What Does Joe Biden’s Vision for Green Energy Look Like?

By Johnny Wood
Joe Biden has promised to put green energy at the heart of his plans to tackle climate change

Climate science is back at the top of the agenda in the U.S. after Joe Biden set out his ambitious vision for a “clean energy revolution”.

The man due to become the 46th president wants the U.S. to reach net-zero emissions by 2050. And while commentators have noted his vision may fall short of the Green New Deal proposed by some in the Democratic party, the $2 trillion plan has the potential to accelerate the growth of clean energy in the U.S. and beyond.

So what does Biden’s energy policy look like? Here are five things he’s talking about doing.

1. Targeting Net-Zero Emissions by 2050

Making more climate-friendly policy decisions is just part of the story. Biden intends to U-turn current policies that promote fossil fuels, vowing to end federal subsidies, enforce aggressive methane emissions limits for new and existing oil and gas projects, and impose mandatory emission reductions from electric utilities, among other moves.

Some major fossil fuel projects have also been called into question, with Biden stating his intention to cancel regulatory authorization for projects like the Keystone XL pipeline, designed to carry Canadian oil and bitumen to U.S. refineries. He can further channel investment away from carbon-intensive projects by ensuring the Federal Reserve and the broader financial system prioritize projects that take climate change into account.

As part of a host of new legislative proposals, Biden will rejoin the Paris Agreement on climate change and establish a new cross-agency research initiative dedicated to developing technologies to achieve 100% clean energy.

Joe Biden says he will reverse the U.S.’s decision to withdraw from the Paris Agreement
2. Making Historic Investment in Clean Energy and Innovation

Weighing the environmental cost of inaction on climate change against the cost of transitioning to cleaner sources of energy, Biden has proposed federal investment of $2 trillion in clean energy infrastructure, transport, and community development, over a four-year period, increasing to $5 trillion through additional private sector, state and local investments. Funding would come largely from increased corporate tax rates and other tax measures.

Biden’s green energy vision emphasizes the need for environmental justice, with plans to spend 40% of investment funds remedying the inequalities that leave minority, low-income, and indigenous communities adversely affected by climate change and pollution.

3. Holding Organizations Accountable for Pollution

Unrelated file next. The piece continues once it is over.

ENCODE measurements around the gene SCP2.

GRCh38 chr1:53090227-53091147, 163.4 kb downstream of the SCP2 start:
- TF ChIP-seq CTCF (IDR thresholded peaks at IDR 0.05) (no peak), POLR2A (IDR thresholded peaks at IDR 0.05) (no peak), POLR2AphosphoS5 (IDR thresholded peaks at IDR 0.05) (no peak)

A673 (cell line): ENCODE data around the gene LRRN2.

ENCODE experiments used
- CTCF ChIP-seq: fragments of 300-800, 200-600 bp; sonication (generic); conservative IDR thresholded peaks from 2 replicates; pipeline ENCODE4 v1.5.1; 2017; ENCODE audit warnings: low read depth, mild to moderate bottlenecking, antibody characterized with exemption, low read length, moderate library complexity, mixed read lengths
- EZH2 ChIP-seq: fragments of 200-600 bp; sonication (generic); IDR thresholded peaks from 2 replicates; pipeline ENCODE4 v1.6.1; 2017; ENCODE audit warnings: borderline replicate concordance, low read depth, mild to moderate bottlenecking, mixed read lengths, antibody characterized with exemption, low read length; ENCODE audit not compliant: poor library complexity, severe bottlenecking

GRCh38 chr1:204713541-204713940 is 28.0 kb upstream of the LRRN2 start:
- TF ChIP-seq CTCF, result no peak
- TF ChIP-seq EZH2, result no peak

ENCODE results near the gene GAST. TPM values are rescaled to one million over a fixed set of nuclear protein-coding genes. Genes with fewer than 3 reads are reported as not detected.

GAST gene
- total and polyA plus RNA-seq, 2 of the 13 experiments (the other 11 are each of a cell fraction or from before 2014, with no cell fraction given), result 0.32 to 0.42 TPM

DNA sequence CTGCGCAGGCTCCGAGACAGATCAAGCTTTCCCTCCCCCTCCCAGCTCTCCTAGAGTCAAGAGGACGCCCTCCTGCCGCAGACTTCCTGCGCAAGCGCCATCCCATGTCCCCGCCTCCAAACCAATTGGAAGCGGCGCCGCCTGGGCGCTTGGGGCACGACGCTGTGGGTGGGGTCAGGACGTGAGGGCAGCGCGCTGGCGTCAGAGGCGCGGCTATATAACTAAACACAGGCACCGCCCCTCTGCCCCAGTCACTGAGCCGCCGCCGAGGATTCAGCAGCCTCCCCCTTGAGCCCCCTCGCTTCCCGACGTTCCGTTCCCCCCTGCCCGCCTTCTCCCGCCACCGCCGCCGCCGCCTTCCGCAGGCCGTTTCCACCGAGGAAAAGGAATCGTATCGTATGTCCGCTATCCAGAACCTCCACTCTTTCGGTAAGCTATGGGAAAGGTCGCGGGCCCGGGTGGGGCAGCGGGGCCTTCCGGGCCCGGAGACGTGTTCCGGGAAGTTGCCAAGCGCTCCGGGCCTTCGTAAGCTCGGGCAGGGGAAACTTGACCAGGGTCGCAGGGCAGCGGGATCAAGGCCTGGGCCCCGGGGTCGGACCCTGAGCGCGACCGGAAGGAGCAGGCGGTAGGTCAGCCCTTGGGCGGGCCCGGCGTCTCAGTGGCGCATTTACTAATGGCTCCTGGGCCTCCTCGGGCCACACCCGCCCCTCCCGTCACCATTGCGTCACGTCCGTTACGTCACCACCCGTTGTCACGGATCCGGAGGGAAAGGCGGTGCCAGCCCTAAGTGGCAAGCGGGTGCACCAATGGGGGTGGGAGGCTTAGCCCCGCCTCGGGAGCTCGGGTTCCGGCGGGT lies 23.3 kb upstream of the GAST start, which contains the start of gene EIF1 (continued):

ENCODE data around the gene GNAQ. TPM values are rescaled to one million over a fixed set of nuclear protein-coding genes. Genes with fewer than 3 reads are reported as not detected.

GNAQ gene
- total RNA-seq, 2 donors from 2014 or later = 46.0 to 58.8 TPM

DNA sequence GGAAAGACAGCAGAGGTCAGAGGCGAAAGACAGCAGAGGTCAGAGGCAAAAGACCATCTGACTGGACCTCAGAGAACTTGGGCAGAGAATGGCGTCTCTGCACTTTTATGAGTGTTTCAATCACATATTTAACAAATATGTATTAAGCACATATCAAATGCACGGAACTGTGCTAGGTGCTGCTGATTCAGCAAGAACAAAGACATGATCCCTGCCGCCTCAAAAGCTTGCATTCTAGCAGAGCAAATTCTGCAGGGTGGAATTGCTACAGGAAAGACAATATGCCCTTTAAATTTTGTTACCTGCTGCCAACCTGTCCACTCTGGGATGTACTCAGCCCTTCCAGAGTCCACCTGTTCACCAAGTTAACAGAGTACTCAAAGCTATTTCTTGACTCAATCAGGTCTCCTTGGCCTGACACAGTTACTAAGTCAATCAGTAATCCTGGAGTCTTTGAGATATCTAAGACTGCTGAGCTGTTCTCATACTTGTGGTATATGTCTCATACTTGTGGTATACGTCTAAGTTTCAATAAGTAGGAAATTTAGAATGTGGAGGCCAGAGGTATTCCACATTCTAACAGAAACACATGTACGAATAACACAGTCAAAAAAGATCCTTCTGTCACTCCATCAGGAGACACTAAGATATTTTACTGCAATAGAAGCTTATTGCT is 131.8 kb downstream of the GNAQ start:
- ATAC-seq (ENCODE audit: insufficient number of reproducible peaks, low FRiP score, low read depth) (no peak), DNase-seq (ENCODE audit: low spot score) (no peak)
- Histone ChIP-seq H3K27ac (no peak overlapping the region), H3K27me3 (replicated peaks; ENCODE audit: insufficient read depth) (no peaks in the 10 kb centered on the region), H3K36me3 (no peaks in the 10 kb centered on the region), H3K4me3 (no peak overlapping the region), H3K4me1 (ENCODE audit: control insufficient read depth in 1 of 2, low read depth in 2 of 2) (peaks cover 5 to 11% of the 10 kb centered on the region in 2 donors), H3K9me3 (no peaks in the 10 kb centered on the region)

Putting climate change center stage, organizations will have to pay for the environmental cost of their operations and supply chains.

Public companies will need to disclose the extent of greenhouse gas emissions and climate-related financial risks they create. New legislation could make corporate executives personally liable for falling foul of the new rules, with penalties including imprisonment in extreme cases.

This would be in stark contrast to the past few years, during which the U.S. Environmental Protection Agency (EPA) referred the fewest environmental pollution cases to the justice system for three decades.

Joe Biden wants to create millions of new clean energy jobs
4. Creating Millions of Well-Paid Clean Energy Jobs

Biden wants to generate 10 million new jobs in clean energy, largely through infrastructure projects and developing a carbon-free economy. This includes revitalizing America’s infrastructure – such as roads, water systems, electricity grids, and broadband networks – and constructing 1.5 million new sustainable homes.

Moves to cut emissions by creating more public transport and encouraging production of hybrid and electric vehicles would also lead to new jobs.

And while plans to switch to a zero-emissions power sector by 2035 would surely boost employment prospects, any gains have to be weighed against job losses in traditional fossil-fuel as these sectors are superseded.

The U.S. shale gas industry supports both jobs and revenue, for example, but the extraction method, known as fracking, has come under fire from environmentalists.

While Biden has not said he’ll ban the practice, there has been talk of preventing new fracking projects on federal land, which is a cause for concern for those employed in the industry.

5. Empowering Federal Agencies to Correct Environmental Injustice

Climate change affects everyone, but its impact on health, economic well-being, and everyday life is greater in minority and low-income communities and on tribal lands, research shows.

To tackle this imbalance, Biden intends to make environmental justice a priority for all federal agencies. Across the U.S., these agencies will be charged with finding solutions to environmental problems that adversely impact these communities. Efforts will be overseen by central government to ensure results.

With Biden as president, fighting climate change will be a top priority. But it remains to be seen how far, and with what level of cooperation from across the political spectrum, his plan can be realized.

Johnny Wood has been a journalist for over 15 years working in different parts of the world – Asia, Europe, and the Middle East. As well as an accomplished features writer he has edited several prestigious lifestyle magazines and corporate publications.